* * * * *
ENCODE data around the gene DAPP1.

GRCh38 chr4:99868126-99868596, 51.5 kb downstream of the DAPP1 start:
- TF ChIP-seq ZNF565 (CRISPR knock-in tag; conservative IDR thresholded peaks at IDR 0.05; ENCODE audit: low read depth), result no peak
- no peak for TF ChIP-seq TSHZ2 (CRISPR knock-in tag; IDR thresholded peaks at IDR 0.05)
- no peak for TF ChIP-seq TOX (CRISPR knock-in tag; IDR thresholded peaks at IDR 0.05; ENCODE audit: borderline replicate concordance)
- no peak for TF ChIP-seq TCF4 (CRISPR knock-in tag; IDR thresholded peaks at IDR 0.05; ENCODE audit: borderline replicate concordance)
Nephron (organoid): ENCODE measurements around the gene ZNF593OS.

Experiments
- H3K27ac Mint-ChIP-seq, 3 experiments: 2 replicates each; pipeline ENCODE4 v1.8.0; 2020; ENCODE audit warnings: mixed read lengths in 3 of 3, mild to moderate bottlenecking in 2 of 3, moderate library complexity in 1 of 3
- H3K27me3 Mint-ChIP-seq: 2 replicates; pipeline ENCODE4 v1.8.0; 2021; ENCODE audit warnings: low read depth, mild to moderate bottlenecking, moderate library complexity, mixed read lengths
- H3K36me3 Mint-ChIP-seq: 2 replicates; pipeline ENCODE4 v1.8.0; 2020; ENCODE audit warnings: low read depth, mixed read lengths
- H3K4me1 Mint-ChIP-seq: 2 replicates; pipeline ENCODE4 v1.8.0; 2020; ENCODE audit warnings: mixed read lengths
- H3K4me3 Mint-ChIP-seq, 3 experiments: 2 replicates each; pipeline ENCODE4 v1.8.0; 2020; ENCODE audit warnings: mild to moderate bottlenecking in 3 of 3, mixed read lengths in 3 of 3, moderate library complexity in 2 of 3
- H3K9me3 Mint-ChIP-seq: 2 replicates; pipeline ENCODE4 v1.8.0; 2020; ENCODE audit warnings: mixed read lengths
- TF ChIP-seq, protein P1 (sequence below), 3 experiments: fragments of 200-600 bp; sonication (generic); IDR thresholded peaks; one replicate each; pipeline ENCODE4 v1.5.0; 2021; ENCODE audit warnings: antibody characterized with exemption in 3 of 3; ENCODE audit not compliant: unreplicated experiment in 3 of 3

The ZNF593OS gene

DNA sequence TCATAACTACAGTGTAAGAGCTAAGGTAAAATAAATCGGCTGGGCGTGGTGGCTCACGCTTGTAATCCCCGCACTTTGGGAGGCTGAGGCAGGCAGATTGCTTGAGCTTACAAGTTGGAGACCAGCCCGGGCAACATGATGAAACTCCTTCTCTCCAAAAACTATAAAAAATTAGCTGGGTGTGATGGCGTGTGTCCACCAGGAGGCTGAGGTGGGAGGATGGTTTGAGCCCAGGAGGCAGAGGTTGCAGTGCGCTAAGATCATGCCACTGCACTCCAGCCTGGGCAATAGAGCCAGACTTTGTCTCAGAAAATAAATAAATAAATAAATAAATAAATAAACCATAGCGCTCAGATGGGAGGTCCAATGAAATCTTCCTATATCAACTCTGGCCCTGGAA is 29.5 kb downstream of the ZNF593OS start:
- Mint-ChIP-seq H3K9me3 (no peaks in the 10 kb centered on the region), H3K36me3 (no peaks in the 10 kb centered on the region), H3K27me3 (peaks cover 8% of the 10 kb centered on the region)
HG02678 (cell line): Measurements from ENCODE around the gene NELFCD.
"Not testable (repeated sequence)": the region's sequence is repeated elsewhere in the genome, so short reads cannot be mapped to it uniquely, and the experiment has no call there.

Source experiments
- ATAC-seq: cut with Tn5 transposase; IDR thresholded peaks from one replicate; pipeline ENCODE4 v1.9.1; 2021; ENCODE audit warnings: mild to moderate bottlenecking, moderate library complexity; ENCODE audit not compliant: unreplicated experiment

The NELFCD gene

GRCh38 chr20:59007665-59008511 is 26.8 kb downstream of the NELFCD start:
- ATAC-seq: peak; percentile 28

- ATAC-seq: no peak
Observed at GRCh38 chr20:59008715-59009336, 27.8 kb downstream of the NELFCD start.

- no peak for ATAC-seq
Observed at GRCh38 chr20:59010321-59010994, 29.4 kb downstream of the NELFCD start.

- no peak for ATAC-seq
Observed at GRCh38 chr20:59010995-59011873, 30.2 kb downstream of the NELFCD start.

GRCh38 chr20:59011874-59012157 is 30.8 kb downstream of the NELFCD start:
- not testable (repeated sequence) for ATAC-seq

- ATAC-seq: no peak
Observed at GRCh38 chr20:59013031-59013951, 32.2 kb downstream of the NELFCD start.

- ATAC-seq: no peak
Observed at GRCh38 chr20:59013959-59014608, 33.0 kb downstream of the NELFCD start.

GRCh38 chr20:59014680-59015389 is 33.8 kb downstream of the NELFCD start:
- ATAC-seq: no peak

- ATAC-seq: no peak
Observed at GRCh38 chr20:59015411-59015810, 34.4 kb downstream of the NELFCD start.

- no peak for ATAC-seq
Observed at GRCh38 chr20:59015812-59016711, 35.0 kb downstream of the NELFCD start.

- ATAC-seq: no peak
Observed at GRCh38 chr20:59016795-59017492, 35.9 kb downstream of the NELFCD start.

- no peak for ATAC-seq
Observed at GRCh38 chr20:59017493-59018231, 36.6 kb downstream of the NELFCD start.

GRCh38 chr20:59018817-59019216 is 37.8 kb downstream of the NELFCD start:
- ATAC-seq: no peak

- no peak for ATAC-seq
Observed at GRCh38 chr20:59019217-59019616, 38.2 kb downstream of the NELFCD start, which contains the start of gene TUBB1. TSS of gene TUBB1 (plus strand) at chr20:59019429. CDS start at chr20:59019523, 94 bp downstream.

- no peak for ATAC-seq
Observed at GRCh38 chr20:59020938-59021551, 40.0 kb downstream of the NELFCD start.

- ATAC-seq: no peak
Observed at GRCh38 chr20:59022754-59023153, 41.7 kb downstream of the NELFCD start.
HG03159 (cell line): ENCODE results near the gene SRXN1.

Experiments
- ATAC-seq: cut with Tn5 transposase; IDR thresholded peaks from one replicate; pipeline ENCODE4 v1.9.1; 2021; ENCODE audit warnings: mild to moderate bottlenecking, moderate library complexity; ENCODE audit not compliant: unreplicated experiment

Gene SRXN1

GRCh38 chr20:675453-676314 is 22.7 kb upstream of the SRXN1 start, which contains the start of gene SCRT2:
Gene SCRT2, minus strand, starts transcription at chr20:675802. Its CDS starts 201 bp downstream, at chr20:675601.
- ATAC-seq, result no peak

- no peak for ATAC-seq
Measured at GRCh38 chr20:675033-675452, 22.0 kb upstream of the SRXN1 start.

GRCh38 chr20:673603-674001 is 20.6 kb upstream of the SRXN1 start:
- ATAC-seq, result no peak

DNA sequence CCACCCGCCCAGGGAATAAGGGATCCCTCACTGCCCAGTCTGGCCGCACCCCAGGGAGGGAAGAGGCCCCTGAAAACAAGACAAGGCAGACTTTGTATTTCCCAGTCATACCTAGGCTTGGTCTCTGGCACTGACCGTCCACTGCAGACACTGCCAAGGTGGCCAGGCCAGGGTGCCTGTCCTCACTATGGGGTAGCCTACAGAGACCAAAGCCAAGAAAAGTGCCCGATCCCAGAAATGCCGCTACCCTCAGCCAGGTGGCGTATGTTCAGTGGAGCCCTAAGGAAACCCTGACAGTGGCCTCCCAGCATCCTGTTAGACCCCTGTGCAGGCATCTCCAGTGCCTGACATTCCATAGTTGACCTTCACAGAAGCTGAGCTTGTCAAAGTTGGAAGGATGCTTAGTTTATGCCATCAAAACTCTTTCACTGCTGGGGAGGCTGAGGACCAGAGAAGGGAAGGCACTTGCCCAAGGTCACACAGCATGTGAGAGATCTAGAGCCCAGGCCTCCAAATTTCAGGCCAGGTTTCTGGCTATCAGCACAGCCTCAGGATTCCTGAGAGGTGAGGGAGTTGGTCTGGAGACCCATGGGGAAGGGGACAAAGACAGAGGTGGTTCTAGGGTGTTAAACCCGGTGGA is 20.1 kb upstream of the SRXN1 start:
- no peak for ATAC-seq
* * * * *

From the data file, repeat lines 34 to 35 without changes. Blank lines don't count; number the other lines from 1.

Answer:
- ATAC-seq: no peak
Observed at GRCh38 chr20:59013031-59013951, 32.2 kb downstream of the NELFCD start.